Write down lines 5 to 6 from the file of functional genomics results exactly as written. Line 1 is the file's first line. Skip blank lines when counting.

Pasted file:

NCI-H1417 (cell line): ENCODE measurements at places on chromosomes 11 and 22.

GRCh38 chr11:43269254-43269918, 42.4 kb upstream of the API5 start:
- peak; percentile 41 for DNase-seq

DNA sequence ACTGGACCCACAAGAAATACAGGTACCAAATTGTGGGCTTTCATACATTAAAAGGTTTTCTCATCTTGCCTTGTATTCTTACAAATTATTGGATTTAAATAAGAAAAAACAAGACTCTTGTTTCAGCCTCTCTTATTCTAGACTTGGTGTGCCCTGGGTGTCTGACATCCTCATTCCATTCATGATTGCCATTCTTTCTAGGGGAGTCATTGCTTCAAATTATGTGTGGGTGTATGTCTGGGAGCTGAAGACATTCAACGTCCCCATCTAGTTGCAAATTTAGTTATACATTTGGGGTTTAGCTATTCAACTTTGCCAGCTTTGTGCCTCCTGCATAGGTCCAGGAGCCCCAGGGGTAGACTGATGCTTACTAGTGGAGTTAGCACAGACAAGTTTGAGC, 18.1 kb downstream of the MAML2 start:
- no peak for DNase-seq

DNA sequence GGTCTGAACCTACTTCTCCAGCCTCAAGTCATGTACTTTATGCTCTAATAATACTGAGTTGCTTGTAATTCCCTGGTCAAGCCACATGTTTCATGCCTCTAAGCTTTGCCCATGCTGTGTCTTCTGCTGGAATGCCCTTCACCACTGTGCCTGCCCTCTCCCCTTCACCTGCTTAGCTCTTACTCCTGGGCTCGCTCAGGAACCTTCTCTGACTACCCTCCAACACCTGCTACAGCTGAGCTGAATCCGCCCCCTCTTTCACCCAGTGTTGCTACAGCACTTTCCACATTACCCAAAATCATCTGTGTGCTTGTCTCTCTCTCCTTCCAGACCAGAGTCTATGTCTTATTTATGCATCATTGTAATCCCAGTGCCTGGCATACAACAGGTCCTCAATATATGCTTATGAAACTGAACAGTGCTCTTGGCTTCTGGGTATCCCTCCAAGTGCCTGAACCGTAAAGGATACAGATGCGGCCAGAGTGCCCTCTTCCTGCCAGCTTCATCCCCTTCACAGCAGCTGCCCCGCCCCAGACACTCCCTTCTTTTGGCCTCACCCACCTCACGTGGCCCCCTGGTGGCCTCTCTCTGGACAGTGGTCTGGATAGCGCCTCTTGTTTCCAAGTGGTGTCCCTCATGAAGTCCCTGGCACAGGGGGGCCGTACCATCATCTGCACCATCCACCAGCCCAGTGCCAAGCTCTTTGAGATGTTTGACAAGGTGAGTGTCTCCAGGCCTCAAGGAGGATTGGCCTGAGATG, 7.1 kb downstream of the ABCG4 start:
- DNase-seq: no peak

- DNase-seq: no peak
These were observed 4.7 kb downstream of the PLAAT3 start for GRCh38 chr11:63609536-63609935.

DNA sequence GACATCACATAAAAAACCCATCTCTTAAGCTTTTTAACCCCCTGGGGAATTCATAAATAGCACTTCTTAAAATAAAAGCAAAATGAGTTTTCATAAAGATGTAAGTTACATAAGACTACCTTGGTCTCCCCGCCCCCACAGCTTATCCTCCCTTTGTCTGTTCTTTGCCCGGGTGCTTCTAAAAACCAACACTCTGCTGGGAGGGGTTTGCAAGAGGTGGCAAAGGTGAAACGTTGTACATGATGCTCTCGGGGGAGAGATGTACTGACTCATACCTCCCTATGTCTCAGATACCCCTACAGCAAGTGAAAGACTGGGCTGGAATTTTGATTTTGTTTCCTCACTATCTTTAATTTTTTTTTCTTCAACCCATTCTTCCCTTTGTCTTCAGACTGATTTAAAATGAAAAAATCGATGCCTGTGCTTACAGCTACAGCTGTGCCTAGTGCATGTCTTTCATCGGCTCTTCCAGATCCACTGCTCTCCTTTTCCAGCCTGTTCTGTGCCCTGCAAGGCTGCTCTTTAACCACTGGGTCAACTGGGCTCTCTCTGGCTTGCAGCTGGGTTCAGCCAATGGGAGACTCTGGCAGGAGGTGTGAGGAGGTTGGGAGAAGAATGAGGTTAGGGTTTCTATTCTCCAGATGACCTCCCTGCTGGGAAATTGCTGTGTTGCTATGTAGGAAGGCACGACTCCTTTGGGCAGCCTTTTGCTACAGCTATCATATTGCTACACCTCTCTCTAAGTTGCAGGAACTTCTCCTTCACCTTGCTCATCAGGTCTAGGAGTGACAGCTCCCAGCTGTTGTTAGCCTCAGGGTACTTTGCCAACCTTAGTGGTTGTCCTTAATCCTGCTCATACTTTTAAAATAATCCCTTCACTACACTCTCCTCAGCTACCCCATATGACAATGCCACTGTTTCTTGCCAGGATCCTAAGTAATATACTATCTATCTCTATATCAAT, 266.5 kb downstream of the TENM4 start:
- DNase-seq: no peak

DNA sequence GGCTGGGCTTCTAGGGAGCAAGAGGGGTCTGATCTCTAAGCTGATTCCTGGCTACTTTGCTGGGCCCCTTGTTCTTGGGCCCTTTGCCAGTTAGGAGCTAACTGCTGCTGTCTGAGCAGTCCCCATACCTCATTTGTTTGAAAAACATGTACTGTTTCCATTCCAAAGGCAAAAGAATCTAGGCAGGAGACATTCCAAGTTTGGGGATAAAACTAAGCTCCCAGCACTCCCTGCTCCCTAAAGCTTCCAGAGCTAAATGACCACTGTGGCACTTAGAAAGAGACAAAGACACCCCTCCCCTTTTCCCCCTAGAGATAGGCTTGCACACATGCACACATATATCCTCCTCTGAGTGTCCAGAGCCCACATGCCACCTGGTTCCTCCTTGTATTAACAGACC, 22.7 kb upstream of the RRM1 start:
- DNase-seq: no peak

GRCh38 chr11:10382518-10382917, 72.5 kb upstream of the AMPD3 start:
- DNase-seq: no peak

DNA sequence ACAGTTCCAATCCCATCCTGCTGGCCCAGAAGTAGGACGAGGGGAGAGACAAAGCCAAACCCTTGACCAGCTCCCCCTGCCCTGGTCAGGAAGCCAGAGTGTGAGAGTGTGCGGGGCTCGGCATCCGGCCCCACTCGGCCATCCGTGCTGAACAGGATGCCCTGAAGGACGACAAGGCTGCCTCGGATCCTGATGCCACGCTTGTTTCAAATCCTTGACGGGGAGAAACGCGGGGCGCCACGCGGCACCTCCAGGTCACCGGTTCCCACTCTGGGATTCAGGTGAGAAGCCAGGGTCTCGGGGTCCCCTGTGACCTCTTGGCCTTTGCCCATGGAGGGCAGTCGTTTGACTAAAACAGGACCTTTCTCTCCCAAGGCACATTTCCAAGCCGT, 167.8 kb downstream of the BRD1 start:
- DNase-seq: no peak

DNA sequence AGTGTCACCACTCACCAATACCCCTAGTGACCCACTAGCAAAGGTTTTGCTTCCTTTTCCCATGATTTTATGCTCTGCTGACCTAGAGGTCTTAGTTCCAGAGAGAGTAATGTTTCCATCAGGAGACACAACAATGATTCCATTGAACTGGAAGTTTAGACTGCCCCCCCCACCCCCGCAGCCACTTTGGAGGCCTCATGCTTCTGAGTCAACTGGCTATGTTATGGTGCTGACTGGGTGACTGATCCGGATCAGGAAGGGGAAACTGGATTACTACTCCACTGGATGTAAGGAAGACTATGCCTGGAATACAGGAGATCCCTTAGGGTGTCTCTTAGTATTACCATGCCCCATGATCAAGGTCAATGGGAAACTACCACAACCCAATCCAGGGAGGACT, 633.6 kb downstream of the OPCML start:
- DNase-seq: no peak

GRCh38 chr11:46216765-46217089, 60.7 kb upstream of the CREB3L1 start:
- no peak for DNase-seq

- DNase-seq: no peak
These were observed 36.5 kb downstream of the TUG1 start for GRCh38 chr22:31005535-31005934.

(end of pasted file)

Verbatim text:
- no peak for DNase-seq

DNA sequence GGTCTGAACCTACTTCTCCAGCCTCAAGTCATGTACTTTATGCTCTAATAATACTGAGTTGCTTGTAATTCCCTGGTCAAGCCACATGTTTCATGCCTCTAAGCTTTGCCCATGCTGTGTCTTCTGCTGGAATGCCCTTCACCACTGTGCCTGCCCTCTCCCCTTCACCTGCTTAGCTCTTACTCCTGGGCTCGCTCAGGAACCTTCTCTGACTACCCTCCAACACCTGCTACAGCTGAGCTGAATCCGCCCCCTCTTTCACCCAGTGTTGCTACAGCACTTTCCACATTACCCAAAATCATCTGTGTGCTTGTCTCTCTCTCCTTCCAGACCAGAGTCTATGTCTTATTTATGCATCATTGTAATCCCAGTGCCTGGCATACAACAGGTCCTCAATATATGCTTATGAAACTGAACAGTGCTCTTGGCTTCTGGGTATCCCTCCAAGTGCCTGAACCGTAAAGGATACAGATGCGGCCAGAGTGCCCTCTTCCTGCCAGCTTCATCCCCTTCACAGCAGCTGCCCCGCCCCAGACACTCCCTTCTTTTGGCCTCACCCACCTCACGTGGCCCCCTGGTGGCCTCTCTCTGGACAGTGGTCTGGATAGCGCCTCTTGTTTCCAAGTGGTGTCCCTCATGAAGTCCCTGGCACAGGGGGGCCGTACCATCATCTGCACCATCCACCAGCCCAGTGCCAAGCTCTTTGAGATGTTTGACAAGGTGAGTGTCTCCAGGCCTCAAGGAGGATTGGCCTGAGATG, 7.1 kb downstream of the ABCG4 start: